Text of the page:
For now at least, Coin only works with mag strip only cards. Chip and PIN (EMV smart cards) have been standard in Europe since 2005 but the technology has only just been introduced in the US and is not expected to be the de-facto standard for point of sale retail terminal transaction until October 2015. The technology was also recently introduced in the Asia-Pacific region.

This means that Coin is attempting to address a market for technology that's only really useful in the US, and perhaps only over a small time period at that; measurable in months rather than years.

Coin's card-swiping tech, which costs $100 and is only initially available in the US, will only ship in summer 2014.

In an FAQ, Coin said it plans to adapt its technology to support EMV smart cards.

Coin is currently designed for the U.S. market and does not support Chip and PIN (EMV), however, future generations of the device will include EMV.

Coin promo video

IOActive are far from the only security firm to raise a quizzical eyebrow at Coin, with other focusing on the digital certificate and cryptography used on its websites and other factors. Coin contends it has all these bases covered.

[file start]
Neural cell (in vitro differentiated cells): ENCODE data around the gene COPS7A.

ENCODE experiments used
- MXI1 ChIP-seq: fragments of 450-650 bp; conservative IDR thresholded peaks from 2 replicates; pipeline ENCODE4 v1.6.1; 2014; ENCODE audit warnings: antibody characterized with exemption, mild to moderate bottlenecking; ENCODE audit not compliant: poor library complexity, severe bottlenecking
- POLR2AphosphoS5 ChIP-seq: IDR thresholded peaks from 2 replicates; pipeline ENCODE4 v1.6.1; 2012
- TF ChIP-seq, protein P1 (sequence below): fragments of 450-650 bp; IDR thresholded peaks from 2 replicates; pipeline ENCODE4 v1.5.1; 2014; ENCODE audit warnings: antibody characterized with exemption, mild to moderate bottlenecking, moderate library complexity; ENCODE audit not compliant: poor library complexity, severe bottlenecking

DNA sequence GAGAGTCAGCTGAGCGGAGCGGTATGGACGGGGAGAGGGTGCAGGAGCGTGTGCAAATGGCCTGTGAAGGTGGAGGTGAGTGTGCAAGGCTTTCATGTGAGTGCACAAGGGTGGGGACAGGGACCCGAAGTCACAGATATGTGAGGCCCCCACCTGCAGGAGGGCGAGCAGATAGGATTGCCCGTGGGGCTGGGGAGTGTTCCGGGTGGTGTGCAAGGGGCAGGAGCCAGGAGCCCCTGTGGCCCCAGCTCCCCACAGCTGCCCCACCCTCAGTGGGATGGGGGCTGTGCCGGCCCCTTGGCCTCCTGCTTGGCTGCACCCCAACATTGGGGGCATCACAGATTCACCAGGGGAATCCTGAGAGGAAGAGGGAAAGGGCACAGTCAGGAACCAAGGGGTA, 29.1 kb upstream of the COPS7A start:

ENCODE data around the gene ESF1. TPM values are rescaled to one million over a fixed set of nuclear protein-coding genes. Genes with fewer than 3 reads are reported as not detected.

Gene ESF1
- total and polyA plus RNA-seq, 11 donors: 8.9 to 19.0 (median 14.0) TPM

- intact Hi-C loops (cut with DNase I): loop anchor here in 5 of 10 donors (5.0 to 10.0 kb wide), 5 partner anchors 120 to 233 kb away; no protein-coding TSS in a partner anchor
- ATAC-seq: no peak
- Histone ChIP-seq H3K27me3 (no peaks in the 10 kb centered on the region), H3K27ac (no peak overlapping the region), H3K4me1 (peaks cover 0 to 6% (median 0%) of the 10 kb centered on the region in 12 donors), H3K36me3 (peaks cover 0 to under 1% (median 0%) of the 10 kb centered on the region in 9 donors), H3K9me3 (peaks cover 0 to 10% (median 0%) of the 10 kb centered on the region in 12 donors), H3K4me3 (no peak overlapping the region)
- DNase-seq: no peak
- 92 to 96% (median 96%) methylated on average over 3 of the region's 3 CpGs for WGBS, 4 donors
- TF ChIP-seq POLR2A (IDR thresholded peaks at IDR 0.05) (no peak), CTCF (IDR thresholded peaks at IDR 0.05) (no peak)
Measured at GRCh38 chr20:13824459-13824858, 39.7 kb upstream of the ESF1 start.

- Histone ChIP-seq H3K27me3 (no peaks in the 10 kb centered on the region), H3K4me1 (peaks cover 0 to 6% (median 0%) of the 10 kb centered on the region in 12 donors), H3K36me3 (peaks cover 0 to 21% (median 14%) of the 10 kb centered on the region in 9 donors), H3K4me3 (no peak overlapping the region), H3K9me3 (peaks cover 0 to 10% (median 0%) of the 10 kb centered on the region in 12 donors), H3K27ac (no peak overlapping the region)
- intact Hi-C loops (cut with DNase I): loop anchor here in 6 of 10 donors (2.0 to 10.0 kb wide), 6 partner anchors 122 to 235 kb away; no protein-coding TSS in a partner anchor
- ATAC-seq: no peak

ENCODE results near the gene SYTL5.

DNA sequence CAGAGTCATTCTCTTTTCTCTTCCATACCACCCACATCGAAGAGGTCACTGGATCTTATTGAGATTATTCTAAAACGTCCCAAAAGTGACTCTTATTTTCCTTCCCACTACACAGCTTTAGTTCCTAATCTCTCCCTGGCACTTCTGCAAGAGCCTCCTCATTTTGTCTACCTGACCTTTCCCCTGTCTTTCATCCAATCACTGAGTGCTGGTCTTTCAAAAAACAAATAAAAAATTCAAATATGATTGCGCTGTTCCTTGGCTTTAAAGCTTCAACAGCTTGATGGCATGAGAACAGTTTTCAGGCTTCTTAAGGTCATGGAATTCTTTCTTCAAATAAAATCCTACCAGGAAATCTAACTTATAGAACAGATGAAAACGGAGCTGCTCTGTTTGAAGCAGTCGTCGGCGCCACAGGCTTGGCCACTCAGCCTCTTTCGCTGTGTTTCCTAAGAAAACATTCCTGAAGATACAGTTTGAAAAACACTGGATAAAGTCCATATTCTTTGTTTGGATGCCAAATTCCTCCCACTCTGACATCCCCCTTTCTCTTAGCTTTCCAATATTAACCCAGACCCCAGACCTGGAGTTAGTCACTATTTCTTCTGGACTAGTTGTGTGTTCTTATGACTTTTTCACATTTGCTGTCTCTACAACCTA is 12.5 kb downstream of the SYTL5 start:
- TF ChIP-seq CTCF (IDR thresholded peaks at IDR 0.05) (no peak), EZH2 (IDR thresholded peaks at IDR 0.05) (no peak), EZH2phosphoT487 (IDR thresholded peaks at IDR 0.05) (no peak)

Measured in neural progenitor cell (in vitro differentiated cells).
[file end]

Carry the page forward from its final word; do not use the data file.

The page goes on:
Maintaining the integrity of your Coin’s data is critical to your peace of mind. That’s why our servers, mobile apps and the Coin itself use 128-bit or 256-bit encryption for all storage and communication (http and bluetooth). Additionally Coin can alert you in the event that you leave it somewhere.

In the event that your Coin loses contact with your phone for a period of time that you configure in the Coin mobile app, it will automatically deactivate itself. Your Coin account is password protected and the mobile app requires that you type in your password before you can access sensitive card details.

Currently you cannot lock your Coin, but you don’t have to. Coin will automatically deactivate if it loses contact with your phone for a period of time that you configure in the Coin mobile app.

Mike Davis, principal research scientist for IOActive, has mixed feeling about Coin's use of radio connection technology.

"The use of BLE (Bluetooth Low Energy) is technologically the perfect choice for Coin, as the company can use super thin and flexible lithium polymer batteries, and eInk displays enabling users to get years of battery life out of a device," Davis explained. "And that’s even before breaching the subject of inductive charging."

"Security-wise there are a few issues,” Davis warned. “While the BLE specification does include encryption, few, if any devices have implemented it yet. Additionally, BLE has known issues when it comes to secure pairing and the only secure method ‘Out of Band’ may not be a realistic option for a product like Coin," he added.

Coin submitted its technology for certification under the PCI DSS payment industry regulatory standard. A device such as a Coin is seen as similar to a payment card in a consumer’s wallet so the PCI Security Standards Council's separate certification for payment applications (PA-DSS) is not applicable to Coin. ®

Mobile application security vulnerability report